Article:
Egg Harbor Township could lose its most affluent neighborhood and more than $100 million in ratables if Seaview Harbor residents are successful in a bid to secede.
The community of 92 homes, a third of them seasonal, rose on a marshy island just west of Longport in the 1950s. But while residents' addresses and drivers' licenses reflect a Longport address, the land itself is part of the township. When Longport broke away from the township in 1898, it left Seaview Harbor behind.
"We're a historical accident," said John Paul Doyle, an attorney hired by the SeaView Harbor Community Association. "This is what it's all about: People wanting to be part of the borough where they live."
Those in favor of secession say they want to leave the township due to a lack of services, but municipal officials say they are fleeing a higher tax rate and that services are equal to any other resident.
Ed McGlinchey, the association's president, said the group already has the signatures of about 70 percent of property owners, more than the 60 percent the state requires to move forward. That petition will be filed early this week, he said, and will then be voted on first by the township and then Longport. The proposal will likely result in a lengthy legal battle, as township officials have vowed to oppose it.
While talk of secession is nothing new - residents have discussed it since the 1980s, and the most recent push began last year - Seaview Harbor is closer to secession than it has come in the past.
"We believe we're a better fit for Longport," McGlinchey said. "You can't even Google Sunset Boulevard in Egg Harbor Township. When you do, it kicks you back to Longport."
And Doyle, the association's attorney, has experience with secession. In 2009, he represented a few dozen homeowners in an isolated section of Toms River who were allowed to join Lavellette after a 3-year-long court battle. It was the first successful bid for secession in the state in decades.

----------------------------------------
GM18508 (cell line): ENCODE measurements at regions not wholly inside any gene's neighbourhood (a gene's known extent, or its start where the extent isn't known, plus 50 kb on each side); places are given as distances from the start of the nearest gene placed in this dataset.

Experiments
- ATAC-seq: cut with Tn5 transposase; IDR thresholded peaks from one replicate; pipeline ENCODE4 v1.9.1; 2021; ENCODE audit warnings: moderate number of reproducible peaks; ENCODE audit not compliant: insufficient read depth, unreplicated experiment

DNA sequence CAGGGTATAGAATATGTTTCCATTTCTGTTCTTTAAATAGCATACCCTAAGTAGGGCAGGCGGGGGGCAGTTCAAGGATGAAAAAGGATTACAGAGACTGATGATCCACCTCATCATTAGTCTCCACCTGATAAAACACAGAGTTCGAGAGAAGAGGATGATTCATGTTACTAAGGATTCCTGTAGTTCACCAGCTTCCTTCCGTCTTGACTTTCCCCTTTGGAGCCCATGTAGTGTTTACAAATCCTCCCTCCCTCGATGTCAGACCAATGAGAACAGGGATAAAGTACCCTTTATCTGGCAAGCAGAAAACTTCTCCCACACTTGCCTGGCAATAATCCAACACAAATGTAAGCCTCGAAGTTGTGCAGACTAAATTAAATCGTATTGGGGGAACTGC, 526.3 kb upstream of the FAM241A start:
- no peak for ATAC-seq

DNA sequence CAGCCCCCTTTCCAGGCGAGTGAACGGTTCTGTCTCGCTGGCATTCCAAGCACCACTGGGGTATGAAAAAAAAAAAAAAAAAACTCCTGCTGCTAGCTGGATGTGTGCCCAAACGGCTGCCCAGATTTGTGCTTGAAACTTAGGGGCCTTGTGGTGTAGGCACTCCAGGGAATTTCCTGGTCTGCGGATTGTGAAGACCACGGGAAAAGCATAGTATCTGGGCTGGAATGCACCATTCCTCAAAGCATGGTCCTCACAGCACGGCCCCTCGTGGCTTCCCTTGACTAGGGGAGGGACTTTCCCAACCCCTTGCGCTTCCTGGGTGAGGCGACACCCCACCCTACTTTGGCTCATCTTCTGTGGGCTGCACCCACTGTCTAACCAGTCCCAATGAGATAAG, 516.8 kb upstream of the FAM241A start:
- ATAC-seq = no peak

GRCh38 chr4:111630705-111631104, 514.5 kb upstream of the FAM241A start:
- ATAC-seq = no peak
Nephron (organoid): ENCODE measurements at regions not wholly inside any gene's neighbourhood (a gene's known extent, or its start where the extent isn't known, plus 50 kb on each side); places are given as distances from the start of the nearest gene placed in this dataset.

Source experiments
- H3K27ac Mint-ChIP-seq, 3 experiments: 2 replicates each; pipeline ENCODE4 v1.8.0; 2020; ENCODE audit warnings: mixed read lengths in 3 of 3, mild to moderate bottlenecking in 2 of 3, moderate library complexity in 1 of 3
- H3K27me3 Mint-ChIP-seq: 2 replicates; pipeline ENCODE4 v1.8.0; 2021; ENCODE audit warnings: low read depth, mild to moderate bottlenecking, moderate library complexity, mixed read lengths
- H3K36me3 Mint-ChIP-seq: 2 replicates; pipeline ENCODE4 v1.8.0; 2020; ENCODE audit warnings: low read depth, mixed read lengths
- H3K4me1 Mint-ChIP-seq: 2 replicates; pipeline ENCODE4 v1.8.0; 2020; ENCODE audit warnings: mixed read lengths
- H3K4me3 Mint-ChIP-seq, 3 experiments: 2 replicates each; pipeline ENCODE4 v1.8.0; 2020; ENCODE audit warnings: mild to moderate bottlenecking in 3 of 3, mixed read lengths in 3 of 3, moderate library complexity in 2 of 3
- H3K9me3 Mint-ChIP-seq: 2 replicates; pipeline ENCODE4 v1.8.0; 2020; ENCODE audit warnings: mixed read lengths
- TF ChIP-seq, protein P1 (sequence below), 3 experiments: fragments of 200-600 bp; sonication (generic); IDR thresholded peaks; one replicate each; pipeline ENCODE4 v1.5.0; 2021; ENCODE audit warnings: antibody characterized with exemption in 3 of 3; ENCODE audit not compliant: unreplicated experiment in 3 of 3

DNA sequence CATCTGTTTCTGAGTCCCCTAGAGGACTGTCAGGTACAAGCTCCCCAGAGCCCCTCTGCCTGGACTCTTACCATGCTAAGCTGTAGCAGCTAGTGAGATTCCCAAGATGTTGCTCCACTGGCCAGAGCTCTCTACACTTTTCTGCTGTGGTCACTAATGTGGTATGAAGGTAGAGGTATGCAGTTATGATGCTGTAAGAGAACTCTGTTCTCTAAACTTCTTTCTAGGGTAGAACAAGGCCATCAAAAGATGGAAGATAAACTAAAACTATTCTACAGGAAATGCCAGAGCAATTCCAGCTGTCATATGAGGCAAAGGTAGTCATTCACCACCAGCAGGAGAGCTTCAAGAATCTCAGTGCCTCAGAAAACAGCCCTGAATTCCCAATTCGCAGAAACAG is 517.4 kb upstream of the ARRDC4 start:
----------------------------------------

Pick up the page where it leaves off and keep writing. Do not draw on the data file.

"It's unlikely that Egg Harbor Township will say, 'That makes a lot of sense. Good luck and goodbye,'" Doyle said, to several dozen Longport and Seaview residents. They gathered at the Cafe Luciano after receiving letters from the association outlining the proposal.
Strathmere, another affluent beach community, tried in recent years to secede from Upper Township. Officials in the Cape May County municipality said Strathmere, which was attempting to join Sea Isle City, was too valuable to lose, and secession efforts that began in 2008 were mired in a lengthy legal battle. Strathmere ultimately remained in the township, although residents have continued to push for more services in exchange for their share of the tax burden.
The stakes are just as high for Egg Harbor Township.
"You'd have at least $100 million of property leaving the township," said Administrator Peter Miller. "Just that alone would shift the tax burden on everyone else that's remaining."
According to the Atlantic County Board of Taxation, that amount of property value would account for nearly 2.5 percent of the township's combined valuation of $4 billion. However, that figure does not reflect most of the appeals made in the wake of Hurricane Sandy.
Miller said his efforts to reach out to the organizers of the petition were rebuffed, and township officials were not invited to Saturday's meeting. While the township has not performed a formal study of the potential effects, he said, they would be large.
"A lot would be involved with this," he said. "The township would oppose it."
If the secession proved successful, it could mean Egg Harbor Township's longtime mayor, James "Sonny" McCullough, would become a resident of Longport.
"I'm in an awkward position," McCullough said Saturday. "I'm mayor of the town and they're my neighbors and I care about them. I don't want to create an awkward position for my neighbors."